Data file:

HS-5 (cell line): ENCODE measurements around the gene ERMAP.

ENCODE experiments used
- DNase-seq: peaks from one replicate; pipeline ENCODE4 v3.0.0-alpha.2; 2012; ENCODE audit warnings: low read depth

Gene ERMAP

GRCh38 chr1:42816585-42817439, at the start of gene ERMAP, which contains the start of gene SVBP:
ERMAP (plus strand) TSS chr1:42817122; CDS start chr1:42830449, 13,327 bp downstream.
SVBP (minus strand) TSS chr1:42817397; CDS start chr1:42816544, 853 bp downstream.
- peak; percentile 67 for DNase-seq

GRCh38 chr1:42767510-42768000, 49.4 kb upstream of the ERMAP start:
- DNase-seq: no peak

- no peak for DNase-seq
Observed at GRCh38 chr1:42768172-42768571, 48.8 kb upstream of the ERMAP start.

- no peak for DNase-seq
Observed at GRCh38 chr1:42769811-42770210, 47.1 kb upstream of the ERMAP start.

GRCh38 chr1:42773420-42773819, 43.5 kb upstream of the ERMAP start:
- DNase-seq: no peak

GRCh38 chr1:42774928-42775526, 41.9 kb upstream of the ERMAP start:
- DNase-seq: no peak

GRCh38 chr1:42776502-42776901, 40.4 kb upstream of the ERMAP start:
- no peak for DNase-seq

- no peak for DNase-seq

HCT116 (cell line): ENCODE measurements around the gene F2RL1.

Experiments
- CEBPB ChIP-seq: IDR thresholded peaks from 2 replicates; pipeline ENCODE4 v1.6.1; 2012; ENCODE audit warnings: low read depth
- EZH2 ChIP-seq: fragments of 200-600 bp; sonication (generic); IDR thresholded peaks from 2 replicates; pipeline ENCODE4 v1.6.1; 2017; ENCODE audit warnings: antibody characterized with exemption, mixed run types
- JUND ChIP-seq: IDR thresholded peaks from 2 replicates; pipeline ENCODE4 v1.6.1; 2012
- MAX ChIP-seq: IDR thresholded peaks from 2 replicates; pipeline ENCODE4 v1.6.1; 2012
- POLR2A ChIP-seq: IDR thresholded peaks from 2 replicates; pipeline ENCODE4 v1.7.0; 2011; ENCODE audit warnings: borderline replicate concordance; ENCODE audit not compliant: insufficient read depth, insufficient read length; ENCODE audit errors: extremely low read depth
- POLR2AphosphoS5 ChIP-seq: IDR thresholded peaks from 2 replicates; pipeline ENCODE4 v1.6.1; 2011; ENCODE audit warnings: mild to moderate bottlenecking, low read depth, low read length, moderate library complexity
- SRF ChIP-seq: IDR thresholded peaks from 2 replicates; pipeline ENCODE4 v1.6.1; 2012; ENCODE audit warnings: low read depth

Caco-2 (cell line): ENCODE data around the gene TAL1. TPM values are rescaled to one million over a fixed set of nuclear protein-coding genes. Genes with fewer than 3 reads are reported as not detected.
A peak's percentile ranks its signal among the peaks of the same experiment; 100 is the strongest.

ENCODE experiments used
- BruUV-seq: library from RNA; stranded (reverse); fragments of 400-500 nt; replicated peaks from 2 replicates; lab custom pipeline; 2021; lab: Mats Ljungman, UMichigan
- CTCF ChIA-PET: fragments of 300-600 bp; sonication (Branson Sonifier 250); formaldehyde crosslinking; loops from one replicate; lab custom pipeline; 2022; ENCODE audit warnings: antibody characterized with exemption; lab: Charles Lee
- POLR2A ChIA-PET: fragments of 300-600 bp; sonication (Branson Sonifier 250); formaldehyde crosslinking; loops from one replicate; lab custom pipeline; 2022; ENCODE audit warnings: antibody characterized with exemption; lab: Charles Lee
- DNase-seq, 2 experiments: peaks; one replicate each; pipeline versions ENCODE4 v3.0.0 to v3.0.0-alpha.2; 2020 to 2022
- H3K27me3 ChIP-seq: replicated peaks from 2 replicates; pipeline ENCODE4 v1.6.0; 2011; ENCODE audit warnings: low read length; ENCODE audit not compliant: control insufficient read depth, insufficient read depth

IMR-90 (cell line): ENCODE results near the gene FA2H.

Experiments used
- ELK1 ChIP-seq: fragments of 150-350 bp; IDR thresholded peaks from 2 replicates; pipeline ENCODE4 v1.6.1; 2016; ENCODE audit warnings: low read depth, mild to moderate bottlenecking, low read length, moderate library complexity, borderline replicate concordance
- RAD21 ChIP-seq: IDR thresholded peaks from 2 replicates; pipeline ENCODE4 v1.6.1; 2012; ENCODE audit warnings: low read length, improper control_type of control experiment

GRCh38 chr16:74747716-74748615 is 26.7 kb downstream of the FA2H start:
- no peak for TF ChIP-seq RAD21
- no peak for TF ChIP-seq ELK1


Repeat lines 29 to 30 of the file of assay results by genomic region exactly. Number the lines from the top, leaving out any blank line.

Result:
- POLR2AphosphoS5 ChIP-seq: IDR thresholded peaks from 2 replicates; pipeline ENCODE4 v1.6.1; 2011; ENCODE audit warnings: mild to moderate bottlenecking, low read depth, low read length, moderate library complexity
- SRF ChIP-seq: IDR thresholded peaks from 2 replicates; pipeline ENCODE4 v1.6.1; 2012; ENCODE audit warnings: low read depth